1. With the possible exception of the new TV commercial with Big Oil whining that they're really making very little money (yeah, right, and Hooters doesn't want you to notice their waitresses), nothing on TV is funnier than our local stations promising calm, reasoned coverage of approaching storms and hurricanes ... and then hysterically screaming, "The sky is falling! Run for your lives! Women, children and weathermen first!"
2. The 10 p.m. news: Channel 11 went to its bullpen and dusted off Dr. Neil Frank as Tropical Storm Eduardo "inches toward" the Gulf Coast. Anchorman Greg Hurst said Dr. Neil would "put everything in perspective" for us. I wonder how Channel 11's chief weatherman Gene Norman feels about Dr. Neil showing up for the big story? It's like Norman quarterbacks the team the whole season, but Dr. Neil is brought out of retirement for the Super Bowl.
3. Channel 13 weatherman Tim Heller predicted winds of 50-60 mph when Edouard touches down. During Rita, Heller looked like a kid who lost his puppy when the hurricane missed us. It would have been his first big story since arriving in Houston. So it was slightly understandable. ...
4. Whoa, Channel 2 just headlined a story "Survival Checklist." Survival? That's a little hysterical, isn't it? The weatherman said the storm surge would be 3-4 feet. That's not life-threatening, that's rad surfing, dude.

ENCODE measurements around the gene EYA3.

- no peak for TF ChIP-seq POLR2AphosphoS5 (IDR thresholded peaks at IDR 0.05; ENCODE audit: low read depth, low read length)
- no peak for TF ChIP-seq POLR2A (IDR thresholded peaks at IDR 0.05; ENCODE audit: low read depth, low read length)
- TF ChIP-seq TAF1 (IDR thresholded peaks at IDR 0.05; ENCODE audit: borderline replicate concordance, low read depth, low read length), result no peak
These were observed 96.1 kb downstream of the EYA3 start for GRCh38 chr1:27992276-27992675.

5. Do all the stations do a story from the same Home Depot, or do they spread the free plugs around?
6. I'm watching the Astros game live from Wrigley Field. The weather is much, much worse in Chicago. Lance Berkman just saw a lightning bolt and tucked tail and ran into the dugout. He'll never be a TV reporter. No guts, no ratings.
7. (11 p.m.) Channel 11's Vincente Arenas is on Galveston Island. He just held up a gizmo that measures wind speed. It said 8 mph. You know that ceiling fan at the West Alabama Ice House that gently stirs the air? That's 10 mph. ... Have you seen the billboards for McDonald's new Southern-style Chicken Sandwich? The sign says, "available seven days a week, including Sundays." Hey, if you're going to flat-out steal Chick-fil-A's sandwich, right down to the pickles, you might want to show some respect and not mock Chick-fil-A for giving its employees Sunday off.
8. (After midnight.) At the risk of making a prediction that could backfire, especially if Edouard strengthens and causes pain to our area, I'm saying the storm will be nothing but a heavy rain. I like to err on the side of danger. Caution is for amateurs. ... Why don't my neighbors turn off their sprinklers? It's going to pour buckets Tuesday.
I walked the dog about 2:30 a.m. and it was warm, muggy, and as still and quiet as you would expect it to be at two-thirty in the morning. The storm coverage anchors had all turned in at midnight -- saving their sputtering for the 4 a.m. flash report, I presume -- so there was the usual nada (infomercials) on the tube. I surfed the net until I got sleepy again at 5, sliding off comfortably in the awareness that we weren't going to be endangered no matter what the talking heads on my teevee said.
It was a nice day off. I'll take a hurricane like that any time.